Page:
1.12. Throughout centuries Christ's commandment of unity has been repeatedly violated. Contrary to the catholic unanimity enjoined by God, differences and divisions have arisen in Christianity. The Church has always shown a strict and principled attitude towards those who have challenged the purity of her saving faith and those who have brought division and confusion into the Church: "Why are there strifes, and tumults, and divisions, and schisms, and wars among you? Have we not [all] one God and one Christ? Is there not one Spirit of grace poured out upon us? And have we not one calling in Christ? Why do we divide and tear to pieces the members of Christ, and raise up strife against our own body, and have reached such a height of madness as to forget that we are members one of another?" (St. Clement of Rome. First Letter to the Corinthians, 46).
1.13. Throughout Christian history, not only individual Christians but also entire Christian communities moved away from the unity with the Orthodox Church. Some of them have perished in course of history, while others have survived through the centuries. The most fundamental divisions of the first millennium, which have survived to this day, took place after the Third and Fourth Ecumenical Councils, when some Christian communities refused to accept their decisions. As a result, the Assyrian Church of the East and the non-Chalcedonian Churches, including the Coptic, Armenian, Syrian Jacobite, Ethiopian and Malabar Churches, are separated even today. In the second millennium, the separation of the Roman Church was followed by internal divisions in Western Christianity, brought about by the Reformation, which resulted in the continual formation of different Christian denominations outside of communion with the Roman see. There were also breakaways from the unity with Local Orthodox Churches, including the Russian Church.
1.14. Delusions and heresies result from a person's desire to assert himself and set himself apart. Every division or schism implies a certain measure of falling away from the plenitude of the Church. A division, even if it happens for non-doctrinal reasons, is a violation of Orthodox teaching on the nature of the Church and leads ultimately to distortions in the faith.
1.15. The Orthodox Church, through the mouths of the holy fathers, affirms that salvation can be attained only in the Church of Christ. At the same time however, communities which have fallen away from Orthodoxy have never been viewed as fully deprived of the grace of God. Any break from communion with the Church inevitably leads to an erosion of her grace-filled life, but not always to its complete loss in these separated communities. This is why the Orthodox Church does not receive those coming to her from non-Orthodox communities only through the Sacrament of Baptism. In spite of the rupture of unity, there remains a certain incomplete fellowship which serves as the pledge of a return to unity in the Church, to catholic fullness and oneness.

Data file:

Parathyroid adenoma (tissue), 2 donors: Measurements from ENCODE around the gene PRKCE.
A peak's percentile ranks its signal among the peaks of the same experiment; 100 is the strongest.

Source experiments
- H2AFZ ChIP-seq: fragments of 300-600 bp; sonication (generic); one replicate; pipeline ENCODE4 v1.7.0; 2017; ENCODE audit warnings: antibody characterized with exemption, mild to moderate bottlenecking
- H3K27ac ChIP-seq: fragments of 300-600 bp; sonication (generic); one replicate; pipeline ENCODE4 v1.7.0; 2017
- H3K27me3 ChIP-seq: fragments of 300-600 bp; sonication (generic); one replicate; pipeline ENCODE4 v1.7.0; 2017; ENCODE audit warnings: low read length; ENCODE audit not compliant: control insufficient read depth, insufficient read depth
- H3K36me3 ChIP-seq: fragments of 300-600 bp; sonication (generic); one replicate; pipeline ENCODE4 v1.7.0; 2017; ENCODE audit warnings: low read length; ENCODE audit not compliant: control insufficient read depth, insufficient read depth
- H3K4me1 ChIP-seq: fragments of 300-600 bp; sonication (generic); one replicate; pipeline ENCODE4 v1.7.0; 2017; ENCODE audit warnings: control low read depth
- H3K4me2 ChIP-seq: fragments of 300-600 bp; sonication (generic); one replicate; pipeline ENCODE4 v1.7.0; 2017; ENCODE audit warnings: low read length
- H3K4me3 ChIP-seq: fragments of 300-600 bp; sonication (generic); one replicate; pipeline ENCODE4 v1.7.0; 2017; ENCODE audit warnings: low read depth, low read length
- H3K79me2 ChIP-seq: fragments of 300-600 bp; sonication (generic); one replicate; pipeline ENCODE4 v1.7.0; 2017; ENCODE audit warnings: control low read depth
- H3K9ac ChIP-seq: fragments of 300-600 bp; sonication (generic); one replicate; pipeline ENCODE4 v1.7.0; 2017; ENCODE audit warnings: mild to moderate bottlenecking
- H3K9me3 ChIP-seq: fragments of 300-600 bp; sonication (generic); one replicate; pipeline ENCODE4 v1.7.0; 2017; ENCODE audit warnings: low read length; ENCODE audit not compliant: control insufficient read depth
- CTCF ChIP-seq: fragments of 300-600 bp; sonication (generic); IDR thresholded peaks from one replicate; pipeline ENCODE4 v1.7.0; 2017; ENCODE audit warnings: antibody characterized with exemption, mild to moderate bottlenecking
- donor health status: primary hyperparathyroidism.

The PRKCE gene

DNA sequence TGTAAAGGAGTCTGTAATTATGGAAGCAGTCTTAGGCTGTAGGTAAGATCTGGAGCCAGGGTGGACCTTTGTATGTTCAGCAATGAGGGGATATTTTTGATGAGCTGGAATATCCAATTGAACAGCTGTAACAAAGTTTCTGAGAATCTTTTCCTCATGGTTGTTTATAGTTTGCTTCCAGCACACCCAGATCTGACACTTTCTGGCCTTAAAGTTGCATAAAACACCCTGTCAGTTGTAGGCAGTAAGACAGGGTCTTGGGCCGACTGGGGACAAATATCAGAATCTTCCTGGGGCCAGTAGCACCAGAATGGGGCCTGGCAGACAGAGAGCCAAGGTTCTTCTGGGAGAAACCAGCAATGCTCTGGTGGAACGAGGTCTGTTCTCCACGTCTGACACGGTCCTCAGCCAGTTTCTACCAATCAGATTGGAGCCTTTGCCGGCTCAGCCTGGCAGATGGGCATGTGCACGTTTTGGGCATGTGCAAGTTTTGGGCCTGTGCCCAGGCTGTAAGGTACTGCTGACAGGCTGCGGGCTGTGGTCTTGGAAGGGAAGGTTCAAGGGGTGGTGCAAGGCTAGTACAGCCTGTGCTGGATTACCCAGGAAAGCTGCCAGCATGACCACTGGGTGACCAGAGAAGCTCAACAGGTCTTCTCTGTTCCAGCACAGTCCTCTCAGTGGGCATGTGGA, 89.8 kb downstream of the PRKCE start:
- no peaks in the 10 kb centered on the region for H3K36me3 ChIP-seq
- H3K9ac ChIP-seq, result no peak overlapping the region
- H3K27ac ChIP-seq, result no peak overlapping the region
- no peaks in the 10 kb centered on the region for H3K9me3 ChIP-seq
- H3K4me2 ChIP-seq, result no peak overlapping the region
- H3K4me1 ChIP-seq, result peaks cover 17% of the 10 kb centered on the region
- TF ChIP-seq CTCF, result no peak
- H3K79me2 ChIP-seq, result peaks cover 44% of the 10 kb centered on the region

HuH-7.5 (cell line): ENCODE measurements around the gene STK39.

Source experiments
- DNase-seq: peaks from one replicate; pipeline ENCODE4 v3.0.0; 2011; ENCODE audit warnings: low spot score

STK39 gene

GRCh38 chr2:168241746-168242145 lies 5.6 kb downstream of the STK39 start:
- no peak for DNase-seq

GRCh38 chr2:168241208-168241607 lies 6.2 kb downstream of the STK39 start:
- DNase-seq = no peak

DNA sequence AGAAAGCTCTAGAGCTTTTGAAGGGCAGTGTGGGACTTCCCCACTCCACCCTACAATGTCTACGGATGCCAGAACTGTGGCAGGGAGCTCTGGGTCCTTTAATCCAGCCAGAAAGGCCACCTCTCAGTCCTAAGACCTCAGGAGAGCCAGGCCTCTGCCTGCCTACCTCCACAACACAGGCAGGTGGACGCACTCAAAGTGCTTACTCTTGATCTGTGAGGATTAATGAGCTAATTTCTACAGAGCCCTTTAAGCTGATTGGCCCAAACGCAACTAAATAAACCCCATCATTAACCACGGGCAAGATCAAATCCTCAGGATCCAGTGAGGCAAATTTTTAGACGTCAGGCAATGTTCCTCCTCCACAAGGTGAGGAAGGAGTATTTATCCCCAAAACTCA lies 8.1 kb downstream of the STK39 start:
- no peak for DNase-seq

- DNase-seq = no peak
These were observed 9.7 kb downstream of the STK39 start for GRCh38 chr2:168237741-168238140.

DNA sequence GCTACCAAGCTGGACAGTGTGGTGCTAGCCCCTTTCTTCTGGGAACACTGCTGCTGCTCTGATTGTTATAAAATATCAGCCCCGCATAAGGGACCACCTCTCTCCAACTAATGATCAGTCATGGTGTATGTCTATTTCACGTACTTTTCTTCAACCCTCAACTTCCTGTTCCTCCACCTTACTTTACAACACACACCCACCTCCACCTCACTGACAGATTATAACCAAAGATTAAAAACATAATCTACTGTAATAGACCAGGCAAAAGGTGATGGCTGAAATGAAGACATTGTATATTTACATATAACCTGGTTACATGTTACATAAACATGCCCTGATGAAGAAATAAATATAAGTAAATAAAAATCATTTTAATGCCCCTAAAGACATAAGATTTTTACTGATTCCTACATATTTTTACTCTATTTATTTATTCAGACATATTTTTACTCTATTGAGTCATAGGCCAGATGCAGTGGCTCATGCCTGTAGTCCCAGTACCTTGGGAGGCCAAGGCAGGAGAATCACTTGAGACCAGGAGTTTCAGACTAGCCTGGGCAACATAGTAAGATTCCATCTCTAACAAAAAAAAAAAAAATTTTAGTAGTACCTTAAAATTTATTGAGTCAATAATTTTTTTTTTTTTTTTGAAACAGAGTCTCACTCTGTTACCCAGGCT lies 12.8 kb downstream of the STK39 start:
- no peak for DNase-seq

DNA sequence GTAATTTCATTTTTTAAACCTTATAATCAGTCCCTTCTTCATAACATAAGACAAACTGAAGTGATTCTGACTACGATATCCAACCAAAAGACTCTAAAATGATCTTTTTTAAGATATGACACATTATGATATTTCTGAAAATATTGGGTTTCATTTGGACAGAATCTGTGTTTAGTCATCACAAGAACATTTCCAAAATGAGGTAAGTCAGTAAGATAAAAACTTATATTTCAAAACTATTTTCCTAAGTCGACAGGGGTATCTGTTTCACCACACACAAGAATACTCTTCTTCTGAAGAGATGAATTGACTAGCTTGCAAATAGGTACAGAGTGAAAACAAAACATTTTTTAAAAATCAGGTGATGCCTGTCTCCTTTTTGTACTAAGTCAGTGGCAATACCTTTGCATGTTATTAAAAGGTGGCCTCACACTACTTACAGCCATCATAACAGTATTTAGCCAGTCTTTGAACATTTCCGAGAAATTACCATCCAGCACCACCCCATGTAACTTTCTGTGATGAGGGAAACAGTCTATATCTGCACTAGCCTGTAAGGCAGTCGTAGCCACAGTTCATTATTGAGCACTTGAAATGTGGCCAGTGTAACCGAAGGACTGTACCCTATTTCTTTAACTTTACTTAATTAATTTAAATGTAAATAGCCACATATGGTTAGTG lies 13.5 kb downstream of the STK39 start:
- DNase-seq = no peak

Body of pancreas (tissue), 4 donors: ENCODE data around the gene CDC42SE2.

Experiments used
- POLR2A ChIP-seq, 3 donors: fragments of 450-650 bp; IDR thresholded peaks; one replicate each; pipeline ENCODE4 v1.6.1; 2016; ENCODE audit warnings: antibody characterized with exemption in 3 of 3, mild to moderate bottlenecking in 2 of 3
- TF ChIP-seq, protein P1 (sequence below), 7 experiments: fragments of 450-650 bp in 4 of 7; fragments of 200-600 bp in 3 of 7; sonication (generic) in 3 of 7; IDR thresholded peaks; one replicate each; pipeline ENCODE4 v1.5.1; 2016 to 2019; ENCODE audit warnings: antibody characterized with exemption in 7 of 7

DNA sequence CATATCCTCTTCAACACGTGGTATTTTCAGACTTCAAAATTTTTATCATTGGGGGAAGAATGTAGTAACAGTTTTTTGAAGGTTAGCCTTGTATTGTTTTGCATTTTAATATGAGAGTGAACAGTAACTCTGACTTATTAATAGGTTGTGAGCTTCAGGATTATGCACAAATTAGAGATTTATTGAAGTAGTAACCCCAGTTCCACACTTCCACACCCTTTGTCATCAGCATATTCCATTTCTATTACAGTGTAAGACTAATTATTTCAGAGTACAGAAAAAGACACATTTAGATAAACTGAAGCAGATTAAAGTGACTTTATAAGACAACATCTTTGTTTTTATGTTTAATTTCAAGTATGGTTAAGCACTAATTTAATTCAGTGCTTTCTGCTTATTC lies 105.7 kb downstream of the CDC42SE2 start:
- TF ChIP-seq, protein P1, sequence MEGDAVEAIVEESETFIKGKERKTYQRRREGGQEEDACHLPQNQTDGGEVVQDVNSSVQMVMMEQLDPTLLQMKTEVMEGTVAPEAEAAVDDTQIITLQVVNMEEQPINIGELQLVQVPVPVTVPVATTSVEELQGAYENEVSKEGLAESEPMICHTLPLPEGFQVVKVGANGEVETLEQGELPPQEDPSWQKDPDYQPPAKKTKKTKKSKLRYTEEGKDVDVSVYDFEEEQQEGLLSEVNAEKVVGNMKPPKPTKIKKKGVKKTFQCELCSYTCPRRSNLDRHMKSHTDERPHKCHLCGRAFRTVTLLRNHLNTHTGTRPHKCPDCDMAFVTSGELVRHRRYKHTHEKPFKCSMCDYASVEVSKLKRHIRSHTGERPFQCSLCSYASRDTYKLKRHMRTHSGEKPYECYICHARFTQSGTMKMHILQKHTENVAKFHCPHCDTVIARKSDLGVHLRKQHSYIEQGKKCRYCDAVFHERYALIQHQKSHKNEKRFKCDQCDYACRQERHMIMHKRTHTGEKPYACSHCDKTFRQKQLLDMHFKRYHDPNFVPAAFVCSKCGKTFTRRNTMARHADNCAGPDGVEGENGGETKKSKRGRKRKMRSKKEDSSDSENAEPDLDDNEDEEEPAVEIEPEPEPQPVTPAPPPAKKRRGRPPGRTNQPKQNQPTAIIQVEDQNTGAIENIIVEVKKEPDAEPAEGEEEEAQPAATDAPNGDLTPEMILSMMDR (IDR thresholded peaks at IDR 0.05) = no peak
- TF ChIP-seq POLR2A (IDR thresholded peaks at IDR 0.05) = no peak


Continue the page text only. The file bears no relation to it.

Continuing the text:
1.16. The ecclesial status of those who have separated themselves from the Church does not lend itself to simple definition. In a divided Christendom, there are still certain characteristics which make it one: the Word of God, faith in Christ as God and Saviour come in the flesh (1 Jn. 1:1-2; 4, 2, 9), and sincere devotion.
1.17. The existence of various rites of reception (through Baptism, through Chrismation, through Repentance) shows that the Orthodox Church relates to the different non-Orthodox confessions in different ways. The criterion is the degree to which the faith and order of the Church, as well as the norms of Christian spiritual life, are preserved in a particular confession. By establishing various rites of reception, however, the Orthodox Church does not assess the extent to which grace-filled life has either been preserved intact or distorted in a non-Orthodox confession, considering this to be a mystery of God's providence and judgement.
1.18. The Orthodox Church is the true Church in which the Holy Tradition and the fullness of God's saving grace are preserved intact. She has preserved the heritage of the apostles and holy fathers in its integrity and purity. She is aware that her teaching, liturgical structures and spiritual practice are the same as those of the apostolic proclamation and the Tradition of the Early Church.
1.19. Orthodoxy is not a national or cultural attribute of the Eastern Church. Orthodoxy is an inner quality of the Church. It is the preservation of the doctrinal truth, the liturgical and hierarchical order and the principles of spiritual life which, unchangingly and uninterruptedly, have been present in the Church since apostolic times. One should not yield to the temptation to idealize the past or to ignore the tragic shortcomings and failures which marked the history of the Church. Above all the great fathers of the Church themselves give an example of spiritual self-criticism. The history of the Church in the IV-VII centuries knew of not a few cases when a significant proportion of believers fell into heresy. But history also reveals that the Church struggled on principled terms with the heresies that were infecting her children and that there were cases where those who had gone astray were healed of heresy, experienced repentance and returned to the bosom of the Church. This tragic experience of misunderstanding emerging from within the Church herself and of the struggle with it during the period of the ecumenical councils has taught the children of the Orthodox Church to be vigilant. The Orthodox Church, while humbly bearing witness to her preservation of the truth, at the same time remembers all the temptations which arose during her history.
1.20. Due to the violation of the commandment of unity which has led to the historical tragedy of schism, divided Christians, instead of being an example of unity in love in the image of the Most Holy Trinity, have become a source of scandal. Christian division has become an open and bleeding wound on the Body of Christ. The tragedy of divisions has become a serious visible distortion of Christian universality, an obstacle in the way of her witness to Christ before the world. For the reality of this witness of the Church of Christ depends to a considerable degree on her ability to live up to the truths preached by her in the life and practice of Christian communities.